A Farewell Gift
If you're a small business in a depressed area, a bit of the Clinton legacy might prove useful. In his last days in office, the former President got Congress to approve $150 million in new investment capital to be funneled through investment firms as equity to small companies. Eventually, the firms have to pay back the government.
The program aims to create jobs by directing investment to depressed areas. But the money could also go to a small company in a low-income area that does not hire local workers.
To qualify for the money, the investor will have to come up with $6.5 million in matching funds by Sept. 15--and do about 160 hours of paperwork. Meg Barnette, counsel to the Community Development Venture Capital Alliance, says the deadlines will be tough to meet even for those already working in the field.
Here's a novel way to avoid a mess of bureaucratic regulation if you hire a lot of foreigners: Push salaries above $60,000. New regulations imposed in January create a class of "H-1B-dependent" businesses. They're companies that hire at least 15% of their employees through the H-1B visa program, which allows you to import highly skilled labor for hard-to-fill posts. Those companies will have to show not only that they couldn't hire locally, but that no layoffs occurred either 90 days before or after filing for the visas. But if your H-1B workers have a master's degree or earn at least $60,000 a year, you're exempt.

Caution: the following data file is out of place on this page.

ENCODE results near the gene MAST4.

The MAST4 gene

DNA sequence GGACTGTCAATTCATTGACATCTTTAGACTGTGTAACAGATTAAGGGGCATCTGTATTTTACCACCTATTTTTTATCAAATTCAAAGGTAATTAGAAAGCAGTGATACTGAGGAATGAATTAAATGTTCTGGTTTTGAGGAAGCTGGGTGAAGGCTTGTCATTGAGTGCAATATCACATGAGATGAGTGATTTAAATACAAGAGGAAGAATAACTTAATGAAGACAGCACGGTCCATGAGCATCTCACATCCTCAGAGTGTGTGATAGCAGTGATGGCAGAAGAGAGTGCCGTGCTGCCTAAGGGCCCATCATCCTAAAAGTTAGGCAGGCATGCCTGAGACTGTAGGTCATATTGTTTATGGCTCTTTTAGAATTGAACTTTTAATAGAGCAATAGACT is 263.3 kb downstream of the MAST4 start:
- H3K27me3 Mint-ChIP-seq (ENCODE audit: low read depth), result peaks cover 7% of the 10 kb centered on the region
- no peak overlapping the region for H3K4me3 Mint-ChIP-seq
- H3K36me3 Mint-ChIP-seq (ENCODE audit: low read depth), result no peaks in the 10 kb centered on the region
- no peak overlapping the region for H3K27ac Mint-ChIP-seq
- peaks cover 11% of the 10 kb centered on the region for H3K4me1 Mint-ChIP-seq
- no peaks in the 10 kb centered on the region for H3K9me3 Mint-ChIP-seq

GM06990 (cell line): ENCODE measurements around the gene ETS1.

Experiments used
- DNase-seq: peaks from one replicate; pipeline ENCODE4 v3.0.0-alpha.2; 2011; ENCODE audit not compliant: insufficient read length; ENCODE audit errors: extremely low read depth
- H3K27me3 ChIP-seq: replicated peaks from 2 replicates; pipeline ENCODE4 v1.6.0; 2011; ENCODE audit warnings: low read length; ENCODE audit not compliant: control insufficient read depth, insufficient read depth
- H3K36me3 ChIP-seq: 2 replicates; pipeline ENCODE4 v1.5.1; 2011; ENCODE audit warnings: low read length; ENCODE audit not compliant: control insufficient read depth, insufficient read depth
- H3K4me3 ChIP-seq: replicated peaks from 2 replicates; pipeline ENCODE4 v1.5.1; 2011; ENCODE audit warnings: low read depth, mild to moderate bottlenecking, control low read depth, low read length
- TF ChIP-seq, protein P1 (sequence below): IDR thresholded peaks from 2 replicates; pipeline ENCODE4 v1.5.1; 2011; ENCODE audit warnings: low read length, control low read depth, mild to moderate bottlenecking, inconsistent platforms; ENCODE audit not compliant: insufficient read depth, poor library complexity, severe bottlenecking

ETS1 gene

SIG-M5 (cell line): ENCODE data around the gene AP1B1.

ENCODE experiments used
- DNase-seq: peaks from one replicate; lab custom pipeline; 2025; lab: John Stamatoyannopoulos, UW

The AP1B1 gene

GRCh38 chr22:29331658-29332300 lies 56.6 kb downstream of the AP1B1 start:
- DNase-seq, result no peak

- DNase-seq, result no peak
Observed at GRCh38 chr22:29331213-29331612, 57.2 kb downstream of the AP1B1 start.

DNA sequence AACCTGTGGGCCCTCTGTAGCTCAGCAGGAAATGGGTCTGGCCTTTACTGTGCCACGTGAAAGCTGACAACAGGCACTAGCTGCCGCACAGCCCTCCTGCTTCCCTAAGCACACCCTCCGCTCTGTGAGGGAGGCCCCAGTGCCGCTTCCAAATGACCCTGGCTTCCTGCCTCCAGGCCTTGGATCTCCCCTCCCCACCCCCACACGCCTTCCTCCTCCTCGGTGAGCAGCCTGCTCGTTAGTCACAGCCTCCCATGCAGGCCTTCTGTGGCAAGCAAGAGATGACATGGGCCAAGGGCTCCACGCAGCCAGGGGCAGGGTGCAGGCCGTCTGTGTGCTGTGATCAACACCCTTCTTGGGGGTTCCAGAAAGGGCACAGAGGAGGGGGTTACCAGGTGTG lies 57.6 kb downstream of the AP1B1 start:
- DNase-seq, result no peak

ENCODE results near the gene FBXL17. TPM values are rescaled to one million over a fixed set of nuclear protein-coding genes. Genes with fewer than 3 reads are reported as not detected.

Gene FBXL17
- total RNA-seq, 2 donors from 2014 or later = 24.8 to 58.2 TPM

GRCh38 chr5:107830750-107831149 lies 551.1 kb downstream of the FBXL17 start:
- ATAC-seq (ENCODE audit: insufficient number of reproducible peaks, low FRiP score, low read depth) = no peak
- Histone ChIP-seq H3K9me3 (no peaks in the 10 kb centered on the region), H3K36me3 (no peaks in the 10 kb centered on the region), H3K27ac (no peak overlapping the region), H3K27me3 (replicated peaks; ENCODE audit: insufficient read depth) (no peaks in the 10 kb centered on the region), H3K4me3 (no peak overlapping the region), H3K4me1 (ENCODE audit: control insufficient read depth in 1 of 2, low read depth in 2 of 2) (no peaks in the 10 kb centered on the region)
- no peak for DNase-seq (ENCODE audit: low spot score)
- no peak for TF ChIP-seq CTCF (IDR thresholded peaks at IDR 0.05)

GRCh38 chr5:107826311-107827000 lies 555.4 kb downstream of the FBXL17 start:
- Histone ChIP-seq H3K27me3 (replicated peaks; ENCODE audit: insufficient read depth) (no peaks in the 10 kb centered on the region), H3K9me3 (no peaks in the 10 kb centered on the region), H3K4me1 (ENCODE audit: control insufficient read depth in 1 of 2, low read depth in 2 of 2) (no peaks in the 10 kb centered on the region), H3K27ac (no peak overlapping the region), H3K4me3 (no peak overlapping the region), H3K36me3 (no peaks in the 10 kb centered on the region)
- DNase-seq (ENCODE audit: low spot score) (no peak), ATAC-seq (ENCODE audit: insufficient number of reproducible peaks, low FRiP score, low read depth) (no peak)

The regs also make clear that H-1B workers must get equal benefits and other legal protections.